Only in Alaska is THIS considered a ride at the Fair.

 Only in Alaska do they need this law.


In Alaska this IS an automatic door closer (bungee cords.)

Only in Alaska do buses have THESE signs.


In Alaska men WANT Fish and Wildlife to check their catch!


Thursday, September 5, 2013

So many  things happened in the past few days. Alaska and the Yukon are now in our rear view mirror (so sad.) We crossed the Continental Divide (and streams now flow in the correct direction.)  Our truck’s odometer rolled over 189,000 miles (WOW.) It was 72 degrees (we were pitiful, three of four truck windows down, bitching about the heat.)  The  thought of returning to 90 degree weather makes me cringe.
The landscape says snow is just around the corner. The hills are splashed in a fall palette of gold, yellow and red. Ponds that were filled with ducks, loons and swans are now empty.  The days have become much shorter, no more land of the midnight sun.  Our drive out of Alaska was cold, but as we have moved south through the Yukon and British Columbia it has warmed up.

We stopped at Watson Lake to check on the sign we put up in the Sign Forest in 2010. It was doing pretty good, but needed a new coat of urethane.  When we stopped there in 2010 there were 68,000 signs. Now there are 75,000. This is such an interesting place to walk through.  It is a must see for anyone driving to Alaska.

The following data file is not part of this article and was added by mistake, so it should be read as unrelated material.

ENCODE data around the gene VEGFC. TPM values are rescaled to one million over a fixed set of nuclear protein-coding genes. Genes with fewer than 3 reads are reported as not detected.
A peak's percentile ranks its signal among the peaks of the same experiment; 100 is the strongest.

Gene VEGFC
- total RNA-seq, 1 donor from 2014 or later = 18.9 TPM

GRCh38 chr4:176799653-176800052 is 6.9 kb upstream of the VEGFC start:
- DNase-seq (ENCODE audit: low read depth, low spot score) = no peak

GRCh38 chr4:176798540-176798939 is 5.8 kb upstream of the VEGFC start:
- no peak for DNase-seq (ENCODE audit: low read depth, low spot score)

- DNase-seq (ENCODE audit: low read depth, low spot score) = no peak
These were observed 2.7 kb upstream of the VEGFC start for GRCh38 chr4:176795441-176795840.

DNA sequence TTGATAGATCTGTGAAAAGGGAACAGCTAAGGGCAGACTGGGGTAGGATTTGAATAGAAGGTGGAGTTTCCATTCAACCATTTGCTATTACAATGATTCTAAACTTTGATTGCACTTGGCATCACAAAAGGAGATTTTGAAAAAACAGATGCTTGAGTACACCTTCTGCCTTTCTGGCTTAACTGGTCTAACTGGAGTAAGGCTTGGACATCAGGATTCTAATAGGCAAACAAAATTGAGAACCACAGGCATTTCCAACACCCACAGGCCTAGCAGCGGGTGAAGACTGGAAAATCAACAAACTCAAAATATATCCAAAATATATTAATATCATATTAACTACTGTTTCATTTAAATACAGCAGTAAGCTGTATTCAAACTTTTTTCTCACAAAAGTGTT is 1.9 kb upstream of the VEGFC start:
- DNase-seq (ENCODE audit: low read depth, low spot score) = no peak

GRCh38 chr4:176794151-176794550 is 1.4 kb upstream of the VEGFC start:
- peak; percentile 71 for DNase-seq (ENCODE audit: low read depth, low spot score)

Next stop was one of my favorite places – Liard River Hot Springs Provincial Park. This is one of the best primitive campgrounds we have ever stayed in.  It’s heavily forested and each camp site is large, private and very well maintained.  After several long days on the road, the chance to relax in the hot spring is pure bliss. A short walk through the woods leads you to Alpha Pool where the water temperature ranges between 107°-126°F.  If you want it even cooler then slide into the water below the man made falls.  

If you’re interested in roasting yourself all you have to do is wade towards the natural vent where boiling water from deep in the earth
surfaces. The pool is surrounded by ferns, wildflowers, forest and wildlife. You could not ask for a more beautiful setting. There is also a second pool, but it is now permanently closed to the public due to bear problems.